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Two union presidents representing federal government employees are pleased the Conservatives were shut out of power last Monday.
Other major public service union President Debi Daviau, of the Professional Institute of the Public Service of Canada, told The Hill Times she wants the Liberal minority government to “reciprocate” after the support her union gave the party during the 2019 election campaign.
“The fact [these unions] regularly and openly attack the same party, in some cases even before that party has ever released any policy, does not suggest genuine neutrality,” said Federal Director of the Canadian Taxpayers Federation to The Post Millennial.
“I’d also note that whenever government union presidents express relief, Canadian taxpayers may want to check their wallets. What is good for government union members is not always good for everyone else who has to bankroll those salaries!”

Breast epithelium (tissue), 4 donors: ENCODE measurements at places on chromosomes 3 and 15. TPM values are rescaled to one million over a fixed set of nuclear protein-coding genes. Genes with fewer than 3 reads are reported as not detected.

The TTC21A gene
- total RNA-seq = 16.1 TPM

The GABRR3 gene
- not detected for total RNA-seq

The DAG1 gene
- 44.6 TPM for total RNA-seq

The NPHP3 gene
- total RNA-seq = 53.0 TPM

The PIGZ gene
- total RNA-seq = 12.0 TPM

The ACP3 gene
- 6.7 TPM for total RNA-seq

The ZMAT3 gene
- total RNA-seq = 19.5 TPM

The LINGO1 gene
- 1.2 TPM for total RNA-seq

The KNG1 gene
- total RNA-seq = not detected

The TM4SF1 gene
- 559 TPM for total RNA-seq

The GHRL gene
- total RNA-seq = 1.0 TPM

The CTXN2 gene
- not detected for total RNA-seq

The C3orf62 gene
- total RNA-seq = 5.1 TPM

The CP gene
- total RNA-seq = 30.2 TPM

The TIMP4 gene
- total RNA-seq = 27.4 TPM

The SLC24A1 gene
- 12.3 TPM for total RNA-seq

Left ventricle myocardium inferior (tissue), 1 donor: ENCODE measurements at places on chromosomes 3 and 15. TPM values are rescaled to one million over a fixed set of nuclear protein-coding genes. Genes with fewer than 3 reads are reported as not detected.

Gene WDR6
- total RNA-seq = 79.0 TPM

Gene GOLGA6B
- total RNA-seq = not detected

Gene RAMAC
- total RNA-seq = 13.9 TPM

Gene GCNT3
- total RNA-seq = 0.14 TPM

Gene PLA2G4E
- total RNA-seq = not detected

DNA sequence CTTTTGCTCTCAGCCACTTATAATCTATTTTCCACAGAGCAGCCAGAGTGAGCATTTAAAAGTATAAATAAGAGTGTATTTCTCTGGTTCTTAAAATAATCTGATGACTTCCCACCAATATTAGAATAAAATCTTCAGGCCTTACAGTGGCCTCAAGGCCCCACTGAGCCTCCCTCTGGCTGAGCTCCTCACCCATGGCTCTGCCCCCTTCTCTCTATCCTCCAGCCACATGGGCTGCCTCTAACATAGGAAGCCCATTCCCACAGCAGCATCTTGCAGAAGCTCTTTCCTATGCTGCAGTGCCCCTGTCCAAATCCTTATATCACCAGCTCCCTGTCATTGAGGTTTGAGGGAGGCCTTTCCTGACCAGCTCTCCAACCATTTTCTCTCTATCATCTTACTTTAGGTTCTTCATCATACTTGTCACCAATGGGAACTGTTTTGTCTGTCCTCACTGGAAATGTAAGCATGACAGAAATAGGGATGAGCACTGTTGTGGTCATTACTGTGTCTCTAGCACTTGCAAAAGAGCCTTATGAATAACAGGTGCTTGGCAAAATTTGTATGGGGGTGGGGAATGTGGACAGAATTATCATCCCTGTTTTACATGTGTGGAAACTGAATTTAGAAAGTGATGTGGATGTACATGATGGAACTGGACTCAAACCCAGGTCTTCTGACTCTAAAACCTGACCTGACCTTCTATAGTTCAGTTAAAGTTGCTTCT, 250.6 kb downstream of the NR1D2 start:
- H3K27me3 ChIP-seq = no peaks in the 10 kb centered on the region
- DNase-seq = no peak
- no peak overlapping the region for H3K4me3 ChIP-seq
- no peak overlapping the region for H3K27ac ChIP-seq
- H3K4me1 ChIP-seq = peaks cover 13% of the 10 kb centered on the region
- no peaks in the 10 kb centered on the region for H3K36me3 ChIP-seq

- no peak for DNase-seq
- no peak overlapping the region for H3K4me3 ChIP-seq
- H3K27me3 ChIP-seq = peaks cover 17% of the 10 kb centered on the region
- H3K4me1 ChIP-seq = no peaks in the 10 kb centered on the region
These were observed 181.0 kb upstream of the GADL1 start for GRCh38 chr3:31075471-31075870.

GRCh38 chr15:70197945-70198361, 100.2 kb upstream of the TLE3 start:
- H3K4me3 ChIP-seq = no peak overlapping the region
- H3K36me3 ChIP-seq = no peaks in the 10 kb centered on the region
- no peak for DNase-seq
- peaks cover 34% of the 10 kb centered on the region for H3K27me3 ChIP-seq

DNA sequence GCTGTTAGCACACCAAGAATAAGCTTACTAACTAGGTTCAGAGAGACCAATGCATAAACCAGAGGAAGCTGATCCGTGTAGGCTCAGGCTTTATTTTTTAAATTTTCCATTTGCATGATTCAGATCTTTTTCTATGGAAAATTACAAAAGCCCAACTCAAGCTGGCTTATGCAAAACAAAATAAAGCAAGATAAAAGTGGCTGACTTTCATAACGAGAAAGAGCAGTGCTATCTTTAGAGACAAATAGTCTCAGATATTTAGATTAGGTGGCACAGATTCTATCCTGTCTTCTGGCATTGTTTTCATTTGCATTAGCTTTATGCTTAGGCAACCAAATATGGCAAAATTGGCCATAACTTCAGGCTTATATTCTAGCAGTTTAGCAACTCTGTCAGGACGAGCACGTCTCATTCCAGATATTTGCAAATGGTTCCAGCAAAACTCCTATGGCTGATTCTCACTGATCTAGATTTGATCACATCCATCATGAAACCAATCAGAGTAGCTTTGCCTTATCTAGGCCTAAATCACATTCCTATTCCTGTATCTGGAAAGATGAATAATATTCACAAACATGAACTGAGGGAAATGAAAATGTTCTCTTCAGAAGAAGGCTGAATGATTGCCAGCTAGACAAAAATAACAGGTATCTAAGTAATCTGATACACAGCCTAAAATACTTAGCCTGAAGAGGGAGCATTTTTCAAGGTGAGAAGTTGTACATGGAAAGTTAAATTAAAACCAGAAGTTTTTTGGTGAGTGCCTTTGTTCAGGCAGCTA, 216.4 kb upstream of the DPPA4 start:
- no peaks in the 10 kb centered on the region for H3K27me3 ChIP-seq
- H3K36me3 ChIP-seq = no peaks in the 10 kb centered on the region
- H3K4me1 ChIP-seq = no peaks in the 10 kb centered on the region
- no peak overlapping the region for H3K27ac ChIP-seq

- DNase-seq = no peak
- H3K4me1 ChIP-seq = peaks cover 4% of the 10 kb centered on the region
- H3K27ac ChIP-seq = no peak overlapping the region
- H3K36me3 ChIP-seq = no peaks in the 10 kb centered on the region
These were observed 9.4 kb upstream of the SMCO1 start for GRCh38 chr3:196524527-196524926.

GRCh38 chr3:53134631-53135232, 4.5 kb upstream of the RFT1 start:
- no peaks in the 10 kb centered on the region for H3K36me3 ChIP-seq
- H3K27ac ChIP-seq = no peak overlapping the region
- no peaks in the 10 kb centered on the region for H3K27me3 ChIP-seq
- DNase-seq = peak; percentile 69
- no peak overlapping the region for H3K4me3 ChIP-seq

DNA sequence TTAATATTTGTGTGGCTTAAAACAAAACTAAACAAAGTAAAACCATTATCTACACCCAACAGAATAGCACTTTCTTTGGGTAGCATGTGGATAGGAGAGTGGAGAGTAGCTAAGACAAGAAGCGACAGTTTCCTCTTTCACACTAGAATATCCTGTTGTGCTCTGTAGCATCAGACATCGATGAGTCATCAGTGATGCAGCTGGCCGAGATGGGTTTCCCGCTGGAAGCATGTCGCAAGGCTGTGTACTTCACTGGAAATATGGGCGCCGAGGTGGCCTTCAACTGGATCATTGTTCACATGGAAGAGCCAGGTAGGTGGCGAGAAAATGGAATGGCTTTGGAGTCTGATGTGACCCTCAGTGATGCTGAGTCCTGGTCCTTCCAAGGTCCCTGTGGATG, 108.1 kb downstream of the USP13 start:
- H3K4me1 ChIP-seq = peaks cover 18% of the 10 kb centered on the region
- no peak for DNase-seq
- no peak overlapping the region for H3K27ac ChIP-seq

“We liked the fact that they did promise us that they would get back to us after the election regarding a fair collective agreement for our 140,000 federal public sector members,” said Aylward late last week.
The two unions representing government employees were renegotiating contracts before the federal election. They’re also negotiating a settlement with the Liberal government for the Pheonix pay system fiasco, which is estimated to cost $3 billion to fix.
About 228,000 federal employees still have problems getting paid properly to this day. The unions are looking to get monetary compensation for its members inconvenienced by the payment system problems.
“I think that there could be advantages to the balance of power situation with the NDP, because there are some priorities that the NDP have that we also hold, like pharmacare, but the Liberals have already sort of committed to moving forward with pharmacare,” said Daviau, who was relieved Conservative Leader Andrew Scheer did not become PM.
Unions were big spenders this federal election, including Unifor, which represents thousands of journalists and is one of the parties involved in deciding which news outlets receive part of the Liberal government’s $600 million bailout.
After the 2015 election government workers were criticized for clapping and being overall joyous when Trudeau visited them shortly after being elected into office.